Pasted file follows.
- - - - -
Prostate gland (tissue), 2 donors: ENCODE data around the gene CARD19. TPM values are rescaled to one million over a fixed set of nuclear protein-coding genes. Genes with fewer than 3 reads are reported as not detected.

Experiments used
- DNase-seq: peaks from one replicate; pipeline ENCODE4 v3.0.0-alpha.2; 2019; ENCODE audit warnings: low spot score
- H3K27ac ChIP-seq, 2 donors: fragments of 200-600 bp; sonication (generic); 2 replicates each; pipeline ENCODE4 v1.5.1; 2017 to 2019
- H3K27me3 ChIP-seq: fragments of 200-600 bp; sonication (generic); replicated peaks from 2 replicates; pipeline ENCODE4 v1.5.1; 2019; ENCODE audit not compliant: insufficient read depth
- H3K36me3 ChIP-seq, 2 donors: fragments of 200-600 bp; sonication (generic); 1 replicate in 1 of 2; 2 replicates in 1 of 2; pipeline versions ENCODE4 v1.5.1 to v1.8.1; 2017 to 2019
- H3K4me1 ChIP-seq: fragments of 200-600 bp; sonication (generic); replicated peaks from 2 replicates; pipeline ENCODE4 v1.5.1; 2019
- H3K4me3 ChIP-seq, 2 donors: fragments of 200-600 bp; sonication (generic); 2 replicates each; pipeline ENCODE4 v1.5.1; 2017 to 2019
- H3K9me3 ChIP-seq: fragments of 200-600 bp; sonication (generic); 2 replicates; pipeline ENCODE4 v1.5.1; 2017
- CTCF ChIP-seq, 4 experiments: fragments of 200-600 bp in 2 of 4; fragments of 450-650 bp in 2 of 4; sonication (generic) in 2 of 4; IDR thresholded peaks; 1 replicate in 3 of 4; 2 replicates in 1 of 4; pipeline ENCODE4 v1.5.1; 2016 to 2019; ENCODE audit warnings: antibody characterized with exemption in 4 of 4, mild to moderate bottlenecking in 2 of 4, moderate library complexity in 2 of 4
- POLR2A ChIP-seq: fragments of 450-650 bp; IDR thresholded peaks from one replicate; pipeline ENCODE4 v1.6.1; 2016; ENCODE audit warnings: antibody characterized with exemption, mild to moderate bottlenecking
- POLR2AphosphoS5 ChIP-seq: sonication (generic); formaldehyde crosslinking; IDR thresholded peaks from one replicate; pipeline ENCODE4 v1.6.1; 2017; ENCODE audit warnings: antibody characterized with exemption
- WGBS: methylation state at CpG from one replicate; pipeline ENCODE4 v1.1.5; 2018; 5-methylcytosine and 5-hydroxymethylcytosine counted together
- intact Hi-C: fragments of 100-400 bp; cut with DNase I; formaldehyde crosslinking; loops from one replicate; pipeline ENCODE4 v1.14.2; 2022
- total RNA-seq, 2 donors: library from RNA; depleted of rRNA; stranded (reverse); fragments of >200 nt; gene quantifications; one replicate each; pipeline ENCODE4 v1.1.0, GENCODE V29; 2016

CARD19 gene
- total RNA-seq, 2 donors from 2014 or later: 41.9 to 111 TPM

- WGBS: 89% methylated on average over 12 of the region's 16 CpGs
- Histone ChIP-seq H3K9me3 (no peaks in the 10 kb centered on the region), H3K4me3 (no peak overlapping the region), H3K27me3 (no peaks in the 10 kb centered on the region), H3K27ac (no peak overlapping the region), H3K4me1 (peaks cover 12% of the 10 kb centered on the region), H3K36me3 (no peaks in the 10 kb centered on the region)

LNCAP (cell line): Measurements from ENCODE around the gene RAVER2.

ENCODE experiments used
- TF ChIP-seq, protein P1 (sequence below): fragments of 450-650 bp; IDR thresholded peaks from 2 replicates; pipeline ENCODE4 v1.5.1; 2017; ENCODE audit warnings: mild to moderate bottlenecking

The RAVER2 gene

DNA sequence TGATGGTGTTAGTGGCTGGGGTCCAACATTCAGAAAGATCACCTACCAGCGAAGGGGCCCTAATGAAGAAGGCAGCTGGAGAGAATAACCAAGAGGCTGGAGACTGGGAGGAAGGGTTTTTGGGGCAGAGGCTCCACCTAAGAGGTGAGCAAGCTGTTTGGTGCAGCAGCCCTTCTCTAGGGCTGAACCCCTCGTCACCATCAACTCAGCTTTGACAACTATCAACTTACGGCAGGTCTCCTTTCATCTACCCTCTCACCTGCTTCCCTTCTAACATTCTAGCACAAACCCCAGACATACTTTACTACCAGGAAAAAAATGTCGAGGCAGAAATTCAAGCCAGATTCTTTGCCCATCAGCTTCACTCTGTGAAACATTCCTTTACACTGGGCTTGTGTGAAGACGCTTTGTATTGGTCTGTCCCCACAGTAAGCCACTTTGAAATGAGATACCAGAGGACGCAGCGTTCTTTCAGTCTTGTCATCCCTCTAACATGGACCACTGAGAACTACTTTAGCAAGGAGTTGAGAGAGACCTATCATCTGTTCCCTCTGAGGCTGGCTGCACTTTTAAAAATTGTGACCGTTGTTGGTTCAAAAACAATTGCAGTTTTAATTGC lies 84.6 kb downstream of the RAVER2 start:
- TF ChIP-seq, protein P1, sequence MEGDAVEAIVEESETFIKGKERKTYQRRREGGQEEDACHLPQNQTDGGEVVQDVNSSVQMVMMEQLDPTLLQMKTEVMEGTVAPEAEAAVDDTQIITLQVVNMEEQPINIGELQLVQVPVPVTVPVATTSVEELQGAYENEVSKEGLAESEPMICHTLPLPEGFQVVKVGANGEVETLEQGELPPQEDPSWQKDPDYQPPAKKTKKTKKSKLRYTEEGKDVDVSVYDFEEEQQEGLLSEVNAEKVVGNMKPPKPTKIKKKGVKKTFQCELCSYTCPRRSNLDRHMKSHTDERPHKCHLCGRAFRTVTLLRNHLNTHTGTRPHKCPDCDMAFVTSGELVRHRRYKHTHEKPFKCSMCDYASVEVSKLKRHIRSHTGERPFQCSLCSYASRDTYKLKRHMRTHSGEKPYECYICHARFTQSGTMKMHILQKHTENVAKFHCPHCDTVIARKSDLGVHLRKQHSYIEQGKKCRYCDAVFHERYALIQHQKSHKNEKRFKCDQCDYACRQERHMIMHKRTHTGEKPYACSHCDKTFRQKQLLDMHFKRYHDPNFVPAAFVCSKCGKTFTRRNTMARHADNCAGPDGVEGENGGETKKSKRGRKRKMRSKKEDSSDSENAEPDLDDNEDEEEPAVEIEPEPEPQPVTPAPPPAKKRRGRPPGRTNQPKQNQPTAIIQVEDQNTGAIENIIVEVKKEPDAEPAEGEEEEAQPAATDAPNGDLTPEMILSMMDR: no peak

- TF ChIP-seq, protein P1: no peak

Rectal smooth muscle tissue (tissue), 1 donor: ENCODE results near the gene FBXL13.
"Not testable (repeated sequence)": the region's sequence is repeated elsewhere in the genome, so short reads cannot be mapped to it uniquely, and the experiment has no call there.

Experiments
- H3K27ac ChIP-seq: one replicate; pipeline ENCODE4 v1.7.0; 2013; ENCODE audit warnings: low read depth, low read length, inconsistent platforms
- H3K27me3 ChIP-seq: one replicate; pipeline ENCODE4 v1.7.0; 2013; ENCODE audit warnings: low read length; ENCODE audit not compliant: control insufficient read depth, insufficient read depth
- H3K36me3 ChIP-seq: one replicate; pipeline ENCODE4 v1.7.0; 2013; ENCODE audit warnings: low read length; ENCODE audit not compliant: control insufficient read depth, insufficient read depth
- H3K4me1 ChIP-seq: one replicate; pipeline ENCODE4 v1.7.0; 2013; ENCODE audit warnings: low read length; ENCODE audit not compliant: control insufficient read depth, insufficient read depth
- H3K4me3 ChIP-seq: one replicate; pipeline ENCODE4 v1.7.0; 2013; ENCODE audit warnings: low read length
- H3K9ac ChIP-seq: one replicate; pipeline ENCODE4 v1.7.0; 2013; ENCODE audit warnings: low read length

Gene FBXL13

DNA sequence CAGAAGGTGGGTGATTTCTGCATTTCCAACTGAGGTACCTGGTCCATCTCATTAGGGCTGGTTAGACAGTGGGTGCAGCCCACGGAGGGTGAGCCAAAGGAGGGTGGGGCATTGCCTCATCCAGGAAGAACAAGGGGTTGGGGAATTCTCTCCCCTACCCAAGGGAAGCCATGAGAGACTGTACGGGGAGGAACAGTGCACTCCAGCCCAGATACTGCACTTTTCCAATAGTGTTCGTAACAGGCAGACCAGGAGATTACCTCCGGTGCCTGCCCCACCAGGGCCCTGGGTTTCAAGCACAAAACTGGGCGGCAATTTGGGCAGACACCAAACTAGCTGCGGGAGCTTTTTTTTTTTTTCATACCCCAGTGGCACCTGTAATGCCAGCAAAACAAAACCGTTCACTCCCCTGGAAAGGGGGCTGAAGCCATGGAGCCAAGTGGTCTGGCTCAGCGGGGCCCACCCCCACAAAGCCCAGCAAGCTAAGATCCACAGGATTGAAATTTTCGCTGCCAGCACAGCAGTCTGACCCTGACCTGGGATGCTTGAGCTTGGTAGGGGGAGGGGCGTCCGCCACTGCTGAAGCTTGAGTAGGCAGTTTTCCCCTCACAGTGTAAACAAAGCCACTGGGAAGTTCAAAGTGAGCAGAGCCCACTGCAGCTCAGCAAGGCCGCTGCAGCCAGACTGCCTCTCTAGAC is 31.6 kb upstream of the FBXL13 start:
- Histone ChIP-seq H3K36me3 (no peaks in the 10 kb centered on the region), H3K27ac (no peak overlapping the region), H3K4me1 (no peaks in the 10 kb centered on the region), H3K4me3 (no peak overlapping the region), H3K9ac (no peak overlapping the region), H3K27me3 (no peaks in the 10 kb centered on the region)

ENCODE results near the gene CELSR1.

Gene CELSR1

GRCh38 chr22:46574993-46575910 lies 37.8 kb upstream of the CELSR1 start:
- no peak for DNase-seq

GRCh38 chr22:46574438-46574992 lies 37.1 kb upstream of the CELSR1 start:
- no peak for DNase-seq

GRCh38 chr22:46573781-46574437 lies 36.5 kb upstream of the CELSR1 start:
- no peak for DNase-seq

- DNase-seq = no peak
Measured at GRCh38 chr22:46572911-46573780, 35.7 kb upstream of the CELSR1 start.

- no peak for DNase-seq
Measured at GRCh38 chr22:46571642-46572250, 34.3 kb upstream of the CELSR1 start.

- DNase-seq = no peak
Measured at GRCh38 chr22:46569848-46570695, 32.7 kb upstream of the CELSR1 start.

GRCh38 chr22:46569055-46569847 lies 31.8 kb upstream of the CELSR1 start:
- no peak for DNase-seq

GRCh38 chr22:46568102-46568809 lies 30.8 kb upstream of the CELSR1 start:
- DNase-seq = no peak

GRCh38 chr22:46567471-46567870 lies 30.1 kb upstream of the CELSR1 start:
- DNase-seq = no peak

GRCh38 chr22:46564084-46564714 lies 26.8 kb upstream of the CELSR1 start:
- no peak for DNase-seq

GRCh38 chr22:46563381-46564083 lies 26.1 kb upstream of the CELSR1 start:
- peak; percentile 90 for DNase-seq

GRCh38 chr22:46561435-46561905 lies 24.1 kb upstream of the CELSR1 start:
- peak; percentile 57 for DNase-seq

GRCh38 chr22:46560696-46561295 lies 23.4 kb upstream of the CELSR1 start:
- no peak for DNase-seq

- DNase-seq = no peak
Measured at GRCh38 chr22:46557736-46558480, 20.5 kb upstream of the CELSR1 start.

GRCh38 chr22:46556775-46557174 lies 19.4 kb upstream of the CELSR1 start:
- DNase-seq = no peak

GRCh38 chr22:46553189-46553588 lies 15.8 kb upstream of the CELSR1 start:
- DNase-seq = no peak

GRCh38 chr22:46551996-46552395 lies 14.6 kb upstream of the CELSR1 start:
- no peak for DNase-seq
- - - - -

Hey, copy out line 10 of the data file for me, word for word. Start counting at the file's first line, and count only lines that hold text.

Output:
- CTCF ChIP-seq, 4 experiments: fragments of 200-600 bp in 2 of 4; fragments of 450-650 bp in 2 of 4; sonication (generic) in 2 of 4; IDR thresholded peaks; 1 replicate in 3 of 4; 2 replicates in 1 of 4; pipeline ENCODE4 v1.5.1; 2016 to 2019; ENCODE audit warnings: antibody characterized with exemption in 4 of 4, mild to moderate bottlenecking in 2 of 4, moderate library complexity in 2 of 4